This week, Ann Friedman reported for The Atlantic on Women in America, a new White House report that aggregated statistics on women and girls from across federal agencies. In spite of the progress that women have made over the past few decades, Friedman wondered how the administration could possibly address all the problems they still face:
Does it matter that more women are getting educated if they still aren’t making money on par with their male colleagues in the workforce? Does it matter that women are delaying childbirth if they still overwhelmingly end up as primary caregivers? Does it matter if women live longer if, over the course of their lives, they suffer from more mental and physical health problems?
Musician Amy Klein, of Titan Andronicus, reflected on her upcoming 26th birthday, noting that getting older is a different experience for men and women. For women, Klein notes, the mid-20s may already be “too old”:
Looking at the culture in which we grow up, it is no surprise to me that women feel they are already too old to begin a new hobby, a new desire, a new career, or a new goal when they have barely begun to live. The hyper-acceleration of a woman’s sense of time is a product of the following forces: 1) The principle that woman’s value lies primarily in her beauty and body, also known as the commodification of young women, 2) The fact that older women largely become invisible as producers of and participants in all that is “smart,” “funny” or “cool,” 3) The idea that a woman must settle down and have children before her biological clock “stops ticking,” and 4) The notion that a woman’s true fulfillment in life can only be attained through marriage and raising children, 5) The impulse that tells us that all of our life goals should give way to the ultimate truth of principle number four.
At Womanist Musings, a guest contributor discussed the necessity of gay-only spaces, addressing questions like, “Why are there gay bars and no straight bars?”:
The world is a straight space. 99.999999% of the world is a straight space – not only a straight space, but an aggressively straight space, that fiercely resists being anything but straightness […]
Maybe we wouldn’t need our safe spaces, if the world wasn’t so aggressively, overwhelming straight. Maybe if the world wasn’t so hostile to us, maybe if the world were happier with us being in straight space, rather than grudgingly tolerant at best. Maybe we wouldn’t need “gay-friendly” establishments, if gay-hostile wasn’t the damn norm.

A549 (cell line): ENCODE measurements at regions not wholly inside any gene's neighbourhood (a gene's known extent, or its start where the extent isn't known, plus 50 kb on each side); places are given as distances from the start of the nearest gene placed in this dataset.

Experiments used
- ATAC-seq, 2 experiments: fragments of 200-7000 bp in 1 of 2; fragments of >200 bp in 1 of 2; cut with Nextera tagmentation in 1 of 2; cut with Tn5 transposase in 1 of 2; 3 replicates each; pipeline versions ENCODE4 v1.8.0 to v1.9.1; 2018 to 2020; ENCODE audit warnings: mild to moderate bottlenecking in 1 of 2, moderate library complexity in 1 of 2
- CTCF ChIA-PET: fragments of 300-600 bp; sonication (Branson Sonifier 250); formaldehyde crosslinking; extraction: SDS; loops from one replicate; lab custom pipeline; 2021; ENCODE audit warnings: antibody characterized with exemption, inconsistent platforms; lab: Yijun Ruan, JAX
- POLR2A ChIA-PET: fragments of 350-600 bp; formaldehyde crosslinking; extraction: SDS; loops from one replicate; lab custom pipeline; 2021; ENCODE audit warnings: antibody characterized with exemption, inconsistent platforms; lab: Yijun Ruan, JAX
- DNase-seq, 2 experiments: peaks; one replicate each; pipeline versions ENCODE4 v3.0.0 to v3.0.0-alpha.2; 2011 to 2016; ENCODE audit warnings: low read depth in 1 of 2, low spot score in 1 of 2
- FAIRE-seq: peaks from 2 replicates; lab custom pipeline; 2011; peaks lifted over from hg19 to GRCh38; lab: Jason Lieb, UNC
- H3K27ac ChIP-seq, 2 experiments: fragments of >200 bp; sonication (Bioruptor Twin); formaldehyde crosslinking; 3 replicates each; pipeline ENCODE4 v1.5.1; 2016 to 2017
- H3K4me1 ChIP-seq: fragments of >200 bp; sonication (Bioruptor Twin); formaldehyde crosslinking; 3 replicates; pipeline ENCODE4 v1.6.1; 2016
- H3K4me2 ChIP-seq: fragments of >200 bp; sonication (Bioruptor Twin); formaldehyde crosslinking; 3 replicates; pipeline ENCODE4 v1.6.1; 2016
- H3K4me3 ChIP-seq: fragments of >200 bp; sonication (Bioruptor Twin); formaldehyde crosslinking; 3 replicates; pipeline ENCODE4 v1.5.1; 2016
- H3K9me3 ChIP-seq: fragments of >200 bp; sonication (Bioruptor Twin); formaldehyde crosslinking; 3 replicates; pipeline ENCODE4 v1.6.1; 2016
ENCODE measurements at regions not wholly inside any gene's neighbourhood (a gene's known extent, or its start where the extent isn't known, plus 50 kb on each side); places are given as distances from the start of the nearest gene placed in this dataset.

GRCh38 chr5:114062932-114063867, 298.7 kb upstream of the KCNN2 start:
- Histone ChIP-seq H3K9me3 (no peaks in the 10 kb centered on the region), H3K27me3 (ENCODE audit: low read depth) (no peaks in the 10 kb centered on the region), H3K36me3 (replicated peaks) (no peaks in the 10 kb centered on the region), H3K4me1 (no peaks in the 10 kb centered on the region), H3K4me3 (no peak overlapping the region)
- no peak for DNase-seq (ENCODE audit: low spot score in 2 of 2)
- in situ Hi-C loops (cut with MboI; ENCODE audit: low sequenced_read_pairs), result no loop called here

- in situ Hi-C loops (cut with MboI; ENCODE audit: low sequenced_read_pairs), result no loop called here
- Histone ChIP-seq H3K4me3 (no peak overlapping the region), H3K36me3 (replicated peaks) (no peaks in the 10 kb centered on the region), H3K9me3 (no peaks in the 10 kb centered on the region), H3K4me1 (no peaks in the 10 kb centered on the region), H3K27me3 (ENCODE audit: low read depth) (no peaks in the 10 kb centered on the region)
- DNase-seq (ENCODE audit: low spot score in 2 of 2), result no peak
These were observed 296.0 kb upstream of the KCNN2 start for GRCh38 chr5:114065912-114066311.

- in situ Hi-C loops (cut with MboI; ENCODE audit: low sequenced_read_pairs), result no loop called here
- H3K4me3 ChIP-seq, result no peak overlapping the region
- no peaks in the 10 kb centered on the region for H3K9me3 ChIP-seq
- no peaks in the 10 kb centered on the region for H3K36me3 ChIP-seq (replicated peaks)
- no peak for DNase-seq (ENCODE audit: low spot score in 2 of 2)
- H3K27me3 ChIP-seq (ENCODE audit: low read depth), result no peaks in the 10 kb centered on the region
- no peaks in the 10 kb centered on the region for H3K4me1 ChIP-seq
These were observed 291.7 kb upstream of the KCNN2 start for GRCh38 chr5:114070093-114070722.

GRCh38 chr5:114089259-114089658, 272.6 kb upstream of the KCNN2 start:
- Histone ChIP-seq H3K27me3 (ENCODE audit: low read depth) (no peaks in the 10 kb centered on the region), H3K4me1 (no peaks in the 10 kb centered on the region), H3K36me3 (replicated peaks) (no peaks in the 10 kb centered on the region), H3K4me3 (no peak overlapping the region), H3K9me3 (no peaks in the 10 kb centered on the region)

Miriam Zoila Pérez took an in-depth look at the anti-abortion billboards that equate abortion with black genocide. In her piece for Colorlines, Pérez noted that black women have historically supported and rallied for access to birth control and discusses the reasons why, in spite of this, black women are more likely than other women to get an abortion. She spoke with author Dorothy Roberts, who responds to the infamous billboard in Lower Manhattan that reads, “The most dangerous place for an African-American is the womb.”:
“Black women’s wombs are not the main enemy of black children,” says Roberts, who says they promote “toxic stereotypes” about black mothers’ irresponsibility. “Racism and sexism and poverty are the main enemy of black children. [The billboard] doesn’t highlight the issues behind why women are having so many abortions, it just blames them for doing it.”
Finally: another great piece (dare we say, manifesto?) from Molly Lambert on This Recording. This time, Lambert covered everything from Taylor Swift to slut-shaming to what it means to be genuinely radically:
So many liberal dudes consider themselves political revolutionaries but then ignore or devalue gender politics as less important than other causes. Or they talk a good game about gender politics but then do the complete opposite in their personal lives. There was a great Mad Men episode touching on this. You think subcultures are going to have better more equal power dynamics, but then they usually reproduce the same fucked up power dynamics of mainstream institutions. It happened in the civil rights movement. It happened with hippies. It happens in indie and punk. It happens in everything when men are the only ones in recognized leadership positions.